Prime Minister Benjamin Netanyahu said in an interview published Friday (26th)  in The Wall Street Journal that Israel’s war efforts against Hamas are going “better than expected.” 

“It took the US and its allies nine months to defeat radical forces in Mosul,” he said, referring to the 2016-2017 war against Islamic State in Iraq.  Mosul is smaller than Gaza and does not have the massive terror underground in infrastructure.”

Speaking to a contributing columnist to the paper,  Netanyahu added that despite what it might look like from the outside, he believes he represents the views held by the majority of Israelis when it comes to the day after the war in Gaza, and the future of the Palestinians.

“Some in the United States believe that the obstacle to peace with the Palestinians is me,” he said in the interview.  “They don’t realize I reflect the views of most Israelis.”  Regarding a future two-state solution, Netanyahu said that any future agreement would require Israel to retain “overall security control” of all areas west of the Jordan River – including the Gaza Strip.

While calling October 7 the worst day in Israeli history, during which Hamas massacred close to 1,200 people in Israel and took another 253 hostages, the prime minister did not say anything to the news outlet regarding those responsible for preventing the attack.

Netanyahu did express concern over the growing sentiment against Israel in Western Public opinion, specifically mentioning the December Congressional hearings of three Ivy League university presidents, in which they refused to condemn genocidal calls against Jews, and a recent poll showing that 20% of US adults between the ages of 18-29 hold positive views of Osama bin Laden.

“America is the vanguard of freedom and the guarantor of liberty in this century,” he said.  “If a younger generation emergers in America that supports the head-choppers, it is a problem for civilization.”

When asked about the South African case against Israel in the International Court of Justice (ICJ), Netanyahu said that  “What South Africa did was shameful.  South Africa is basically aligning itself, in the name of opposing genocide, with the genocidal murderers of Hamas. 

Netanyahu repeated this sentiment in a press conference on Saturday night (27th), calling the allegations of genocide against Israel “ridiculous” and saying that they prove “that many in the world have not learned a thing from the Holocaust.”

Netanyahu also told The Wall Street Journal that his actions and close relations with Russian President Vladimir Putin prevented Iran from building “a second Hezbollah base” in Syria.  However, the premier conveyed disquietude over the Islamic Republic’s warming relations with Russia:”Iran has become the chief arms supplier to Russia and we’re obviously concerned about Russian reciprocation,” he said.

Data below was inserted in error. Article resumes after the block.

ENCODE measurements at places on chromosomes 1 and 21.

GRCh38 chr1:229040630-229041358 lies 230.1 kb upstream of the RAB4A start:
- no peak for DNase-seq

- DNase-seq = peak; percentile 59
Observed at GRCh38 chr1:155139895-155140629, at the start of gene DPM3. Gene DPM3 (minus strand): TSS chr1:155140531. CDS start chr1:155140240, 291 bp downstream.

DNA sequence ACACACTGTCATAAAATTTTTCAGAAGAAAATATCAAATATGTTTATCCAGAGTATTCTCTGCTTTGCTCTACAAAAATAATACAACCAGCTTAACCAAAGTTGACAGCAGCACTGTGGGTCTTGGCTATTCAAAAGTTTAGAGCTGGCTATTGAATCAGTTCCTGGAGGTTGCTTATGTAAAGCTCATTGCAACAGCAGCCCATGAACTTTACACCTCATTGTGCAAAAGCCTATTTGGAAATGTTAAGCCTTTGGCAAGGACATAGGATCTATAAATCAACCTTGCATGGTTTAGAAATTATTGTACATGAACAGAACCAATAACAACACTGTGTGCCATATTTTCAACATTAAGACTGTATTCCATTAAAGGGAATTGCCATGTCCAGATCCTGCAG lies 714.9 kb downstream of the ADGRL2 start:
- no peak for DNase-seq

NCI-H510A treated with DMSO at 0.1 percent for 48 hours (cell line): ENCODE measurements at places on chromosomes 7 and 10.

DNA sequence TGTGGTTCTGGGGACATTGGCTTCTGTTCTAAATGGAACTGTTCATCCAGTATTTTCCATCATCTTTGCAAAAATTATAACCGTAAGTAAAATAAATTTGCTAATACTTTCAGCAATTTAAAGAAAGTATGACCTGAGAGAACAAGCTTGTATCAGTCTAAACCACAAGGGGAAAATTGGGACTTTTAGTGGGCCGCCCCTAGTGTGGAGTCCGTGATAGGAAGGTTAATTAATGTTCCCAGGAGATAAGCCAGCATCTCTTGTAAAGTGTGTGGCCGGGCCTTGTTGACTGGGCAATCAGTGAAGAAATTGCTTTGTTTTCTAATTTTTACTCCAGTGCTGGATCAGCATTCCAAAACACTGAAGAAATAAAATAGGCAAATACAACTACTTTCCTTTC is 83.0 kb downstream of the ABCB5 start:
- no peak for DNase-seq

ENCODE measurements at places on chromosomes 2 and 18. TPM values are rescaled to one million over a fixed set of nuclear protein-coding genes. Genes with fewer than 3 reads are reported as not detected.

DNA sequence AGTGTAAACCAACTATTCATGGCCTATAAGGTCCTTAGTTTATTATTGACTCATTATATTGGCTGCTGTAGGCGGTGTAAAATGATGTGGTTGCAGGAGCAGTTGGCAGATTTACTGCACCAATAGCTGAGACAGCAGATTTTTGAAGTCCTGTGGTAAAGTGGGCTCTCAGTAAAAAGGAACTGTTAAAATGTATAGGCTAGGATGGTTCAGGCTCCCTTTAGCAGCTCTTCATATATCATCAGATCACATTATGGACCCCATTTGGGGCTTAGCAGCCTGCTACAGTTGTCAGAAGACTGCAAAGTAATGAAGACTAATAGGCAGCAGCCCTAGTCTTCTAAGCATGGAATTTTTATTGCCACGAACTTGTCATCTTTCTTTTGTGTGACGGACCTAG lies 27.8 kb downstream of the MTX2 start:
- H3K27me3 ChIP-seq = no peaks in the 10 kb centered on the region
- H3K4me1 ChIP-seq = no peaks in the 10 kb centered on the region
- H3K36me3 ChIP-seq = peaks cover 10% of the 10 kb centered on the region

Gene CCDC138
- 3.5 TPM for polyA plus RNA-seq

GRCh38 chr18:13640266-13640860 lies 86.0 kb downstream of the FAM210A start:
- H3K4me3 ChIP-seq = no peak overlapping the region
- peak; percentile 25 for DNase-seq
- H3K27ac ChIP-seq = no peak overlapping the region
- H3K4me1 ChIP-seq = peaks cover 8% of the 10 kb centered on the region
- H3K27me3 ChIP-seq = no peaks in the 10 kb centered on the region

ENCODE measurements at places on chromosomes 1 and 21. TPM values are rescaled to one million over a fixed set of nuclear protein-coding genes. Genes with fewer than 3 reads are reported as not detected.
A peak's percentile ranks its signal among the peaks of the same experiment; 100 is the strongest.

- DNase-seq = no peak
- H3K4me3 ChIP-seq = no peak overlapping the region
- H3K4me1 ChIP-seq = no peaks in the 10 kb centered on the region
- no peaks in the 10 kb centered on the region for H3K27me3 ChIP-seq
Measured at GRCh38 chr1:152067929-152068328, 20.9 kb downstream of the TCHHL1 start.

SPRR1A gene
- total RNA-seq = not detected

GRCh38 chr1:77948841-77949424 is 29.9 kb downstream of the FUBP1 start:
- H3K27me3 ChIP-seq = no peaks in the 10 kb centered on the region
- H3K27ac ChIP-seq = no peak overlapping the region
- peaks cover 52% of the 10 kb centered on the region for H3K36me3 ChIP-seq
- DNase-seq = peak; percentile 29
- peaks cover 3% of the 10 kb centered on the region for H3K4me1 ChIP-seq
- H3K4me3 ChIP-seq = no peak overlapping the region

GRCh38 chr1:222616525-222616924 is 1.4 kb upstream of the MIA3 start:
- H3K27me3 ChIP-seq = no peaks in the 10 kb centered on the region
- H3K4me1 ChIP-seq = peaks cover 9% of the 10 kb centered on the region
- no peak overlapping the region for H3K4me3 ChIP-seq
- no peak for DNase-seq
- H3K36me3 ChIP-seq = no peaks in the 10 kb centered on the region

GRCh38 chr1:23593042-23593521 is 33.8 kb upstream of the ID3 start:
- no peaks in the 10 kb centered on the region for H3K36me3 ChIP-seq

Aharon Barak’s Chilling ICJ Testimony: ‘Nazis Failed To Take Our Humanity’

“Genocide is more than just a word to me,” wrote Aharon Barak, former Israeli High Court President and Israel’s appointee to the International Court of Justice (ICJ) panel, where South Africa had accused Israel of committing genocide as it fights against Hamas in Gaza.

Barak wrote these words within the framework of the ICJ’s decision in The Hague, in a document that, beyond being part of a legal ruling, also includes a personal testimony.

“I was a 5-year-old boy when, as part of Operation Barbarossa, the German army occupied my hometown of Kaunas in Lithuania,” he wrote, “within a few days, almost 30,000 Jews from Kaunas were taken from their homes and placed in the ghetto.  It was as if they were sentenced to death, and we awaited execution,” he went on to say.  “On October 26, 1941, all the Jews in the Ghetto were ordered to gather in the central square, known as ‘Democracy Square.”  About 9,000 Jews were taken from the square that day, and executed by machine gun fire.

Barak opened his remarks by criticizing South Africa’s appeal to the court.  He then reminded Israel of its obligations under the Convention on the Prevention of Genocide, alongside acknowledging Israel’s right to defend itself, and emphasizing the importance of providing humanitarian aid to the residents of Gaza.  He noted that the court emphasized that “all parties in the conflict in the Gaza Strip are subject to international law – which certainly includes Hamas as well.”

Barak explained in great detail why he opposes the demand for an immediate cessation of hostilities, and the definition of Israel’s actions in Gaza as “genocide,” a concept that represents, in his view, calculated destruction, and human behavior at its worst.”  According to him, “this is the most serious accusation possible, and it is woven in the experience of my personal life.”